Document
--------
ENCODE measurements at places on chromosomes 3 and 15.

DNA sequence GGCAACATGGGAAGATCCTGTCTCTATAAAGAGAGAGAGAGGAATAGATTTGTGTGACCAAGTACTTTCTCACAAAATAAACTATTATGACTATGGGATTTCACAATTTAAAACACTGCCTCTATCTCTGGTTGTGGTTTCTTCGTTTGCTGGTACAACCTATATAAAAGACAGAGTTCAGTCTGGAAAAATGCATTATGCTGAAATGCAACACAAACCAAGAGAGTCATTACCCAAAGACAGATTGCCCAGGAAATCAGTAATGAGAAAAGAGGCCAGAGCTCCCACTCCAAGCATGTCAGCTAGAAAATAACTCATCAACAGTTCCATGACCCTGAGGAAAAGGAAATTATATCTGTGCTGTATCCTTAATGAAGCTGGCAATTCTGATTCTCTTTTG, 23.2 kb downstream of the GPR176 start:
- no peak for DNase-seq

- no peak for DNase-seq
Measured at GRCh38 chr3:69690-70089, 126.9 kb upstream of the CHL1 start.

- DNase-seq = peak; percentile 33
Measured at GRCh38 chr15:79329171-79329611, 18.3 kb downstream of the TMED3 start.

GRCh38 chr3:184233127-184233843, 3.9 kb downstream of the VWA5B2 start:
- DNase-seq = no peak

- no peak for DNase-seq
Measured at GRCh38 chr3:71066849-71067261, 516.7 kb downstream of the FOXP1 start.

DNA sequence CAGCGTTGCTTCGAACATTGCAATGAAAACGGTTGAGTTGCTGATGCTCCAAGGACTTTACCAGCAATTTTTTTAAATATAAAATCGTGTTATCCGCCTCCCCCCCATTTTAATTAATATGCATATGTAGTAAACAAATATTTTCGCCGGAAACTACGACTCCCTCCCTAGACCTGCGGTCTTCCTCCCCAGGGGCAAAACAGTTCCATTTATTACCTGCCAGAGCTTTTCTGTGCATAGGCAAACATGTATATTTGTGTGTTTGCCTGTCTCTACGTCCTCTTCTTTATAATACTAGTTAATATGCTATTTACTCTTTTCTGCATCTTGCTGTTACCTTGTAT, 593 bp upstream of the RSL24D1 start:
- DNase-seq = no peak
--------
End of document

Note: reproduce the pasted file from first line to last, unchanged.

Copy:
ENCODE measurements at places on chromosomes 3 and 15.

DNA sequence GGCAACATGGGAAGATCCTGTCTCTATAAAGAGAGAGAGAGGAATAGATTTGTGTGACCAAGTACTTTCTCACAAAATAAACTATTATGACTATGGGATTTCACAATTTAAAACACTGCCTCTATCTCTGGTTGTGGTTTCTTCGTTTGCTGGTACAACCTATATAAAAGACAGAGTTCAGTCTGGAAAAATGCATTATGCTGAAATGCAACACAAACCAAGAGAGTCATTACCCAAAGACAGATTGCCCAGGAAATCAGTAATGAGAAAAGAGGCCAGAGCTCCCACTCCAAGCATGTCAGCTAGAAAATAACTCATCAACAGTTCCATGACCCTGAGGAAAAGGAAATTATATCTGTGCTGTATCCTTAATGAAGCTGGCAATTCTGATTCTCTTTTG, 23.2 kb downstream of the GPR176 start:
- no peak for DNase-seq

- no peak for DNase-seq
Measured at GRCh38 chr3:69690-70089, 126.9 kb upstream of the CHL1 start.

- DNase-seq = peak; percentile 33
Measured at GRCh38 chr15:79329171-79329611, 18.3 kb downstream of the TMED3 start.

GRCh38 chr3:184233127-184233843, 3.9 kb downstream of the VWA5B2 start:
- DNase-seq = no peak

- no peak for DNase-seq
Measured at GRCh38 chr3:71066849-71067261, 516.7 kb downstream of the FOXP1 start.

DNA sequence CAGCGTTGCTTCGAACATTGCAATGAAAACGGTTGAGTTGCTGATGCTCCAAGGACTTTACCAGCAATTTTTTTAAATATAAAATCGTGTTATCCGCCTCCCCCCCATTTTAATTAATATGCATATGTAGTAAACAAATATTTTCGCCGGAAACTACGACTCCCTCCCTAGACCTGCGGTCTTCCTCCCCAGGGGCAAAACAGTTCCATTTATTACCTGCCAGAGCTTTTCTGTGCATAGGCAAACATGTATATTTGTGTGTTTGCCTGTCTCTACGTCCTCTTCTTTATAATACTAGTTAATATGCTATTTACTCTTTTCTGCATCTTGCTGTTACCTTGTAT, 593 bp upstream of the RSL24D1 start:
- DNase-seq = no peak